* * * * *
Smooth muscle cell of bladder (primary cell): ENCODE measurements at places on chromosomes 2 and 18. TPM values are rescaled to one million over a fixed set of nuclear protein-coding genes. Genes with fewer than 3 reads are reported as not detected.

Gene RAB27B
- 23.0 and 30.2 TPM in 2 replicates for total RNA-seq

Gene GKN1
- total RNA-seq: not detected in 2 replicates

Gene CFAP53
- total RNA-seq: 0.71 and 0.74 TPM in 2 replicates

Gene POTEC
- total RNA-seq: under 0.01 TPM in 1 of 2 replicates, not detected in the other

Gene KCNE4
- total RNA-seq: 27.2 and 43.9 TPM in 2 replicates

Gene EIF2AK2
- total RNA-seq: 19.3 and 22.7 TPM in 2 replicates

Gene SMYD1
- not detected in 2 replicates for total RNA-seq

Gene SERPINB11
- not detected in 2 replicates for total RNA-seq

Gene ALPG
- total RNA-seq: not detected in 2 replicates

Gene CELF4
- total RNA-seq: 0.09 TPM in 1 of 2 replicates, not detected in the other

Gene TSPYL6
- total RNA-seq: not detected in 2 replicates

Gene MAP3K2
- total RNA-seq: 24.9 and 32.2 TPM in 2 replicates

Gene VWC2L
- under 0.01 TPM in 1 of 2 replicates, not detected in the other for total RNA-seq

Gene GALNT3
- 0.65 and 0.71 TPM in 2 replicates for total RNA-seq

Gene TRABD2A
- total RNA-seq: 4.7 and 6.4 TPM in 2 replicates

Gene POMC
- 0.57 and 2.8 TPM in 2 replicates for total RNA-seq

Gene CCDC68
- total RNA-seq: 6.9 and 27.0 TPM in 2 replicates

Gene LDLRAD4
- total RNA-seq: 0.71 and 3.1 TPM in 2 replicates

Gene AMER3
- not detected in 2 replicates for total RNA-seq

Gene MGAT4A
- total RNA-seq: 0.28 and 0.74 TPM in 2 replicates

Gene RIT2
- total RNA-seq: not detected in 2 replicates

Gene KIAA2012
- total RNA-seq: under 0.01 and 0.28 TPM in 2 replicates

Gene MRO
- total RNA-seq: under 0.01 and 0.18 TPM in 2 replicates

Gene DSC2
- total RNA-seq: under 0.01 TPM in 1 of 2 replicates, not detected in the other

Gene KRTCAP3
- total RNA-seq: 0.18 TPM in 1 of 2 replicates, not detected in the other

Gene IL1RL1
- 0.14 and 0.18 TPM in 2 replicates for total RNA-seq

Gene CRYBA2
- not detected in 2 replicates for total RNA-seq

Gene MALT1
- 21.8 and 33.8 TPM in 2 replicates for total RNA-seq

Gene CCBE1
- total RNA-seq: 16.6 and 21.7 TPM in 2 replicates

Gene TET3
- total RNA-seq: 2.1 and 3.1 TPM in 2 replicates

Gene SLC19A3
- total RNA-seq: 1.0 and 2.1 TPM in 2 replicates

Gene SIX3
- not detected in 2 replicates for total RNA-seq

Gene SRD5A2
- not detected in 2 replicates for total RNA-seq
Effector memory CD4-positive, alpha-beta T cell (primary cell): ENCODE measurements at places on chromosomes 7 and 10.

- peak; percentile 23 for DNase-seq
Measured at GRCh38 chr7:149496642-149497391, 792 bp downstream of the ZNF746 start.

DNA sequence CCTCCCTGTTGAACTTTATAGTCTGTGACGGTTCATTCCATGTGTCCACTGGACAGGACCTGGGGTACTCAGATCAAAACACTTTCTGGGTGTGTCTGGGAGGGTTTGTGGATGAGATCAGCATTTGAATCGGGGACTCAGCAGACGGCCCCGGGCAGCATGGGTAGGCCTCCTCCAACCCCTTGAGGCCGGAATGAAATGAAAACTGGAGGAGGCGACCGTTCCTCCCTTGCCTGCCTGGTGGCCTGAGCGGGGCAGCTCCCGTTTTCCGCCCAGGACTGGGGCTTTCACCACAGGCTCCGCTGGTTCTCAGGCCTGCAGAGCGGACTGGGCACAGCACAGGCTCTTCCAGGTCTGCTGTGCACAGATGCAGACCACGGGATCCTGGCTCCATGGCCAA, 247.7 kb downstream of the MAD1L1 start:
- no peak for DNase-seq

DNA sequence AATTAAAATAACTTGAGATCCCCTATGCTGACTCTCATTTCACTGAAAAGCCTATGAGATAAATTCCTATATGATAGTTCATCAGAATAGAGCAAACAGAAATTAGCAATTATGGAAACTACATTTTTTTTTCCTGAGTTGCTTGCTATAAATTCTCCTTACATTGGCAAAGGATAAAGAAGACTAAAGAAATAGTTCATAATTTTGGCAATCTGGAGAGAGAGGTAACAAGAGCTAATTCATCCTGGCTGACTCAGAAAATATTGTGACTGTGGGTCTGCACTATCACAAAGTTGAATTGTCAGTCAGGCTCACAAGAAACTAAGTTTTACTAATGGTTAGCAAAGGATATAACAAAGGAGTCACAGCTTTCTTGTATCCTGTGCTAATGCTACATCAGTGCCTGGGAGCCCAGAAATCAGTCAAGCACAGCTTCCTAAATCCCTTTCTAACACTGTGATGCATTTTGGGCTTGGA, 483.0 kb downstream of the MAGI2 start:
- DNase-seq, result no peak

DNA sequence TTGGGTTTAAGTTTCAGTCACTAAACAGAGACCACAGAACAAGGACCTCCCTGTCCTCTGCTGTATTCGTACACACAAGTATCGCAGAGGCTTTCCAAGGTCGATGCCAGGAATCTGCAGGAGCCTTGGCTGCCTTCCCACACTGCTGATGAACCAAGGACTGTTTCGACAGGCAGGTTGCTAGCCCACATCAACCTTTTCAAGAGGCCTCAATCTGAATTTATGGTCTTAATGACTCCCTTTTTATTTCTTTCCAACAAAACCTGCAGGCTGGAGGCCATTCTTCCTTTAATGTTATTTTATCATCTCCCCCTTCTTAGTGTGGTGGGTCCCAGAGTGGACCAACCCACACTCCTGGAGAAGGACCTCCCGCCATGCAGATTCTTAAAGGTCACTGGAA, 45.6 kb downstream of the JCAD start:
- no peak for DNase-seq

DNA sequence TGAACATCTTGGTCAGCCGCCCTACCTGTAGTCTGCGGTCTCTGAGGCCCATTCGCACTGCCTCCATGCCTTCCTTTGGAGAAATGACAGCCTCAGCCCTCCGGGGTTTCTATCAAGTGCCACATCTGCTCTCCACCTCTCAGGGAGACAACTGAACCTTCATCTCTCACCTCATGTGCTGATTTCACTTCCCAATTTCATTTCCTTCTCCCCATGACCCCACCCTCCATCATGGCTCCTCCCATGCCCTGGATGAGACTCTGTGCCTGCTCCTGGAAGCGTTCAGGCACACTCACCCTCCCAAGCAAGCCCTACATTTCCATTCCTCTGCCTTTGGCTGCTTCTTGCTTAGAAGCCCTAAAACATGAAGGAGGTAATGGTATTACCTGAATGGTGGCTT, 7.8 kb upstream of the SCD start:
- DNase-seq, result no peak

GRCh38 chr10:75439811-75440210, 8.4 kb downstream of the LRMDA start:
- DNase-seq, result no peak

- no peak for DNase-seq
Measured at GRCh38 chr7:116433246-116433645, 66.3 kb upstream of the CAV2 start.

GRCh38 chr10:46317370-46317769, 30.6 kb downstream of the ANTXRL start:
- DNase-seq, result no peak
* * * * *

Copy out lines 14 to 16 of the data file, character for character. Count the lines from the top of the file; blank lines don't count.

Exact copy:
Gene SMYD1
- not detected in 2 replicates for total RNA-seq

Gene SERPINB11